"Mission 044. Victor flight of T-28s arrived in the area and rendezvoused with FAC Skylark. Victor heard calls from ground, both American and Vietnamese speaking English, requesting the T-28 give support to them as they were under heavy ground fire from the enemy. Skylark did not acknowledge. Victor asked Skylark if he was getting these calls and asked if they could strike in support of the ground troops. Skylark indicated he heard the calls, and then continued to circle the area without going to the aid of the troops. The ground troops laid out ground panels and put out smoke and again asked the T-28 flight for assistance.

"After about twenty minutes Skylark went to the ground troops, looked the area over and finally dropped smoke and directed Victor to make two passes, with rockets and guns. After making these two passes Skylark ordered Victor to climb to 2,500 feet and remain for air cover. Victor informed Skylark they still had frags, but Skylark repeated his instructions to orbit. Victor orbited the area until relieved by Arrow Blue. Victor was disturbed that the ground troops continued to ask for strike but were ignored by Skylark, and when strike was finally authorized all ordnance was not expended before Victor again had to climb out.

"Mission 045. FAC Delta Papa and Skylark. Friendly troops were taking refuge in a village while under attack from VC force. Papa marked VC position with white smoke but did not ask for air strike. Artillery fire was used instead. Friendly village was between the VC force and the friendly artillery, making it necessary for the artillery to fire over the friendly village. Artillery was adjusted but this fell short of the VC and directly into the friendly position. Approximately fifteen rounds hit the village, destroying approximately one dozen structures. One round barely missed one of the helicopters on the ground that had been shot down the day before.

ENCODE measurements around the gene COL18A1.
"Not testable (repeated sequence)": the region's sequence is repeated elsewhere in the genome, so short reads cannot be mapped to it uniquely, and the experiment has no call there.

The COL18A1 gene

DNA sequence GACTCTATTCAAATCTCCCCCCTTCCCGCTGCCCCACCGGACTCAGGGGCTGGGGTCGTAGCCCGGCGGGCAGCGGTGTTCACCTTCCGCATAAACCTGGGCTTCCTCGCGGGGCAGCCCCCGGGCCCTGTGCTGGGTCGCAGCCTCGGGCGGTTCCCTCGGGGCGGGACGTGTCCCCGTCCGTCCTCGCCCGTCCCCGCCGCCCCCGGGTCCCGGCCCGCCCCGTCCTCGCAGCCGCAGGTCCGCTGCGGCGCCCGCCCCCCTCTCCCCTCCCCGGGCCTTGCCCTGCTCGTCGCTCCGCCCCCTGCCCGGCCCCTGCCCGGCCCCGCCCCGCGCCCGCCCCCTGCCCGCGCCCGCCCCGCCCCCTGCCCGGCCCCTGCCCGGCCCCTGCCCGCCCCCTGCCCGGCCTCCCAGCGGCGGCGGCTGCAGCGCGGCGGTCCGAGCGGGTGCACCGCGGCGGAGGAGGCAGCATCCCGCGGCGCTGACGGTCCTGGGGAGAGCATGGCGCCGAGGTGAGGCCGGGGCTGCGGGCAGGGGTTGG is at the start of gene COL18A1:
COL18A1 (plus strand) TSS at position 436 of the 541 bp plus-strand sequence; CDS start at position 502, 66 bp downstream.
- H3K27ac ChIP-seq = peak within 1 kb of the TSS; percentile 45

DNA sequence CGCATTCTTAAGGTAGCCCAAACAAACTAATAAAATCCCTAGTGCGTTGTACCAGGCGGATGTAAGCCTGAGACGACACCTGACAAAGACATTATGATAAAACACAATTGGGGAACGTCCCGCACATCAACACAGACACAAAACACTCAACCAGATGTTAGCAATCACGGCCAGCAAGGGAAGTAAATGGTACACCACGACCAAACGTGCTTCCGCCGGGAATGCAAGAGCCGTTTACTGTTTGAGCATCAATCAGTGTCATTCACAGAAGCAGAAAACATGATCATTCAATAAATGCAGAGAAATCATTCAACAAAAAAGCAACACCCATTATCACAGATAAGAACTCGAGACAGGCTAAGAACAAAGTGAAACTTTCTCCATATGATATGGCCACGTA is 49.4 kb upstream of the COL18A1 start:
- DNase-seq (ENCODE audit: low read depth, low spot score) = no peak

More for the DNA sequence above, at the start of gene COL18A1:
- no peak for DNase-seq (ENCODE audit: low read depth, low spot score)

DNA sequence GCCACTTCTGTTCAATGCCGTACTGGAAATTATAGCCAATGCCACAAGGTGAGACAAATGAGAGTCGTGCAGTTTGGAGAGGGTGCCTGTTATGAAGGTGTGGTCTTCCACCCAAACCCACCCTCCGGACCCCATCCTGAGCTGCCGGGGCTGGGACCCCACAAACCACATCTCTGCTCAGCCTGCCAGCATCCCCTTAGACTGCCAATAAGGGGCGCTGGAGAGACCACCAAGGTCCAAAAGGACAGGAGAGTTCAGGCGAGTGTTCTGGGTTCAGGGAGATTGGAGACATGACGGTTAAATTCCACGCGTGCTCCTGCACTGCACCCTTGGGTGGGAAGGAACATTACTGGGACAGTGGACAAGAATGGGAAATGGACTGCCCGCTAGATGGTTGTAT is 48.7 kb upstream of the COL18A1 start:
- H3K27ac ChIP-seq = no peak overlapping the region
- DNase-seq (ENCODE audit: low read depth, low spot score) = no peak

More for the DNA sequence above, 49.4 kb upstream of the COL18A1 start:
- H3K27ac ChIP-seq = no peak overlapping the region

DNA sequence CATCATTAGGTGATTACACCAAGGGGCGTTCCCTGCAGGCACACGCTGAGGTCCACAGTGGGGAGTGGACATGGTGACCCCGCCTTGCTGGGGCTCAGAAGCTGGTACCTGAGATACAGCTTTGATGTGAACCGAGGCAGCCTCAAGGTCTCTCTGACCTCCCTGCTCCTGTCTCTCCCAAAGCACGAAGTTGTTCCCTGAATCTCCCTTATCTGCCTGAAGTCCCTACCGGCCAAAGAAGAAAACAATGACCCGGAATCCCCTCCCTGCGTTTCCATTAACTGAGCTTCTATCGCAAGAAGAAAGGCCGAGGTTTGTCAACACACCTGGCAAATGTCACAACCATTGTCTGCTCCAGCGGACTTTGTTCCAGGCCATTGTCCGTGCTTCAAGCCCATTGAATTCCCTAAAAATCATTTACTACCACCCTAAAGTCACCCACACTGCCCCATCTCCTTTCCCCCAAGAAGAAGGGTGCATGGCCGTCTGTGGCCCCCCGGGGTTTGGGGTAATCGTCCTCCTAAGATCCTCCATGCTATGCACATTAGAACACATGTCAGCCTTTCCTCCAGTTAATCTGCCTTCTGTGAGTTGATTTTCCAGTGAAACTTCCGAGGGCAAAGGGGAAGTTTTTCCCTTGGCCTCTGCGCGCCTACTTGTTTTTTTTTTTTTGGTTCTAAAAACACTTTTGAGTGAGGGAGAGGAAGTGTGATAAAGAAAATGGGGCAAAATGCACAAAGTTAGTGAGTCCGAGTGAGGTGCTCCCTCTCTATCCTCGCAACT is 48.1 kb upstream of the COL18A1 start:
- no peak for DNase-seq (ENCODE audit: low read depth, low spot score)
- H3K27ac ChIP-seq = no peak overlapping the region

"When X-Ray (the cover T-28s) departed the area, friendly choppers were removing the friendly dead and wounded from the village. X-Ray 2 heard two helicopter pilots talking over the radio. One asked the other if the mutiny was confirmed and the other answered in the affirmative. No other conversation was heard on this subject. X-Ray felt that an air strike would have been more appropriate against the VC concentration, especially in light of the fact that the artillery had to fire over the friendly position. X-Ray was relieved by Arrow Violet and returned to Bien Hoa without expending ordnance."

The air support organization clearly had a way to go to become an efficient and effective contributor to the war effort. Change was coming, however, and the summer of 1963 saw the "Farm Gate" detachment reinforced and then replaced by the 1st Air Commando Squadron. As time went by, dozens more squadrons arrived, and in 1965 James Henry returned to Vietnam again to spend a year flying the F-100 Super Sabre out of Bien Hoa. He returned home in one piece and can now look back objectively on the war and the reasons why it was not won.

I think there are several causes of failure.

1. The field commanders were not allowed to run the battle. When targets are directed from Washington off aerial photos and bomb run headings are prescribed so as to avoid orphanages and other humane obstructions in preference to the avoidance of SAM sites, it is, without question, an invitation to failure. On many of our missions in the south, one aircraft in the flight carried an elaborate camera pod mounted on the centerline, with fore-and-aft-aimed 16mm color motion cameras, activated with the gun trigger and bomb/rocket button. This film was sent to Washington so the bureaucrats could attempt to keep up with what was going on.

2. The refusal by Washington to allow the cut-off, by interdiction, of the supply of NVA troops and equipment coming down from the North. This should have been done prior to it becoming a flood in the 1968–70 time frame, by leveling Haiphong first and Hanoi second.

3. The media coverage that turned American opinion against US involvement. The majority of the civilian populace will not relate to burned bodies. I would not quarrel with media coverage, but to neutralize public opinion we needed equal coverage to come from the enemy side of the line to show equal atrocities of war, if it would have been possible.

4. The war dragged on so long, experience of personnel became a factor. When I left Vietnam, I returned to Luke AFB, Arizona, and was instructing in a squadron training replacement pilots for SEA. I was distressed by the caliber of the replacements we were working with — pilots who had little or no fighter experience, and older pilots, some with three or four years to retirement and most who had no desire to go to SEA.